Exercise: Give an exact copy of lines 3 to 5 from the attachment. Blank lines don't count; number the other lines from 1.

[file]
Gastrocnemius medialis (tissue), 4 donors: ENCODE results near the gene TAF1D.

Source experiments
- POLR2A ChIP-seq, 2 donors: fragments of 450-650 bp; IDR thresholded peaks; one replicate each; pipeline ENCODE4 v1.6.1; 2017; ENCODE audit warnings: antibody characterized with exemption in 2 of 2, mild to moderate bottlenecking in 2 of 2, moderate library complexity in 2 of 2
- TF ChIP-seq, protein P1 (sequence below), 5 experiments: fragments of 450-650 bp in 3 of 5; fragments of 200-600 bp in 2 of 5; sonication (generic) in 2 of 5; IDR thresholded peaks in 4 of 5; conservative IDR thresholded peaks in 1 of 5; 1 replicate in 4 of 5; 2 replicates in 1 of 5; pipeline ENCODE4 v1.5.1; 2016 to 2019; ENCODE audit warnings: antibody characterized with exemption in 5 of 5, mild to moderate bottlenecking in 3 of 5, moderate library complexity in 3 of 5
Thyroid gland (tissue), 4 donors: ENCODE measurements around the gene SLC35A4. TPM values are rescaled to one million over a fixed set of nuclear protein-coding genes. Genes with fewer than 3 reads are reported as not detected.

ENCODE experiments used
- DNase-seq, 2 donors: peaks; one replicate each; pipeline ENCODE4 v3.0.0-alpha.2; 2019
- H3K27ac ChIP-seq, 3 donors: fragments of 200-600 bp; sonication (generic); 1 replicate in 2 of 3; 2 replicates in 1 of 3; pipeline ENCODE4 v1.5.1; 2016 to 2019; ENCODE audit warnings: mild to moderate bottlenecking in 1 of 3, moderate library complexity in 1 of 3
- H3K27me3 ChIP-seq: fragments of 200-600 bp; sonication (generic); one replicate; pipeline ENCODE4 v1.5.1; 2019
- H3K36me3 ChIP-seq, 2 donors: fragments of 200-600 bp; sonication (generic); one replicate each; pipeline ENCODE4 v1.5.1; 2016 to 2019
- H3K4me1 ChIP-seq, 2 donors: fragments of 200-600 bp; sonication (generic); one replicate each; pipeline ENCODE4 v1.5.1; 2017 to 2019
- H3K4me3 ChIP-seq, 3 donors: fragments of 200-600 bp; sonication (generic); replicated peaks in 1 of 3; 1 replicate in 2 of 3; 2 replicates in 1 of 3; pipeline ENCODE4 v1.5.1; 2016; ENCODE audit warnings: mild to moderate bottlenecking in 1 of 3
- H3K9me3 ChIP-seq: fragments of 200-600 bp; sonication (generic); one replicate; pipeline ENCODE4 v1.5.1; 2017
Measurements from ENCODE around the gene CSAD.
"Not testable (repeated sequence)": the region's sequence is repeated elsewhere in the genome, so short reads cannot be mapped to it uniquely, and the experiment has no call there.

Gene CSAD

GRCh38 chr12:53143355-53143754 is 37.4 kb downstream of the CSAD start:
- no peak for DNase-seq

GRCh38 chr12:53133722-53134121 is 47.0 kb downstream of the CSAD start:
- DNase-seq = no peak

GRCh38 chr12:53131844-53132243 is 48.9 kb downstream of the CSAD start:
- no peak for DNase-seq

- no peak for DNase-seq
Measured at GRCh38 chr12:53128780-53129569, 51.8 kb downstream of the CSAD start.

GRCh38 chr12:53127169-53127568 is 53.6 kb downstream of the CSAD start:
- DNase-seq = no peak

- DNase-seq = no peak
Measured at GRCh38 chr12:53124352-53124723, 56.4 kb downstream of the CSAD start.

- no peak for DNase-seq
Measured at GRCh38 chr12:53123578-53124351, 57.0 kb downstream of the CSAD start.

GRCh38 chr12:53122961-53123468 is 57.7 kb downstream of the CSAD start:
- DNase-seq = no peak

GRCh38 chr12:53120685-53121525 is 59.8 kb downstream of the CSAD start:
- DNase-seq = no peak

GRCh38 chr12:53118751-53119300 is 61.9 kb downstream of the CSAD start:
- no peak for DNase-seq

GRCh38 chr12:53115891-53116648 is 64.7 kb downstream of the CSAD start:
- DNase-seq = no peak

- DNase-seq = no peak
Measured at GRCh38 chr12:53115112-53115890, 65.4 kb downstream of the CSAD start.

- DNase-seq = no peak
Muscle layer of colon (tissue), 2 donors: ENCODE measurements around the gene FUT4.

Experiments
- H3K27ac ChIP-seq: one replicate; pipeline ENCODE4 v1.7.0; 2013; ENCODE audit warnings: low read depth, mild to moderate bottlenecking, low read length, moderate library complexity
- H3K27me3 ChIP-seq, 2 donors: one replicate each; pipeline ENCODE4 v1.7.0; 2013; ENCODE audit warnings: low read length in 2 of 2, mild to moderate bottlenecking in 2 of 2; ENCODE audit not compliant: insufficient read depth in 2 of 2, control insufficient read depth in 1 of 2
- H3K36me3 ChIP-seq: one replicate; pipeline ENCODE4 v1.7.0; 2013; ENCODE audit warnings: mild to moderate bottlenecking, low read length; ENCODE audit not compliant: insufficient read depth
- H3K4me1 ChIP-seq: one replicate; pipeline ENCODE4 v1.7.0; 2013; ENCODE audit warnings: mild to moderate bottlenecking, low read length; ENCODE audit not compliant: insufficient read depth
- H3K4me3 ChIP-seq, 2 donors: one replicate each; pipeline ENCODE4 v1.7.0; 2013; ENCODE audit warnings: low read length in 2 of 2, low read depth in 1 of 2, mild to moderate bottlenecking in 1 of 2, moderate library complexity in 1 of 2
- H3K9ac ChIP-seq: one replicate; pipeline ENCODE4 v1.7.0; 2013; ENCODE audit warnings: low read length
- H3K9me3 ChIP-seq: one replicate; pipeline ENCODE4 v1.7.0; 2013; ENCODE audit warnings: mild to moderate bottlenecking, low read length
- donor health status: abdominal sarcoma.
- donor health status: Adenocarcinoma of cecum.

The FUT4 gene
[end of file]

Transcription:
- POLR2A ChIP-seq, 2 donors: fragments of 450-650 bp; IDR thresholded peaks; one replicate each; pipeline ENCODE4 v1.6.1; 2017; ENCODE audit warnings: antibody characterized with exemption in 2 of 2, mild to moderate bottlenecking in 2 of 2, moderate library complexity in 2 of 2
- TF ChIP-seq, protein P1 (sequence below), 5 experiments: fragments of 450-650 bp in 3 of 5; fragments of 200-600 bp in 2 of 5; sonication (generic) in 2 of 5; IDR thresholded peaks in 4 of 5; conservative IDR thresholded peaks in 1 of 5; 1 replicate in 4 of 5; 2 replicates in 1 of 5; pipeline ENCODE4 v1.5.1; 2016 to 2019; ENCODE audit warnings: antibody characterized with exemption in 5 of 5, mild to moderate bottlenecking in 3 of 5, moderate library complexity in 3 of 5
Thyroid gland (tissue), 4 donors: ENCODE measurements around the gene SLC35A4. TPM values are rescaled to one million over a fixed set of nuclear protein-coding genes. Genes with fewer than 3 reads are reported as not detected.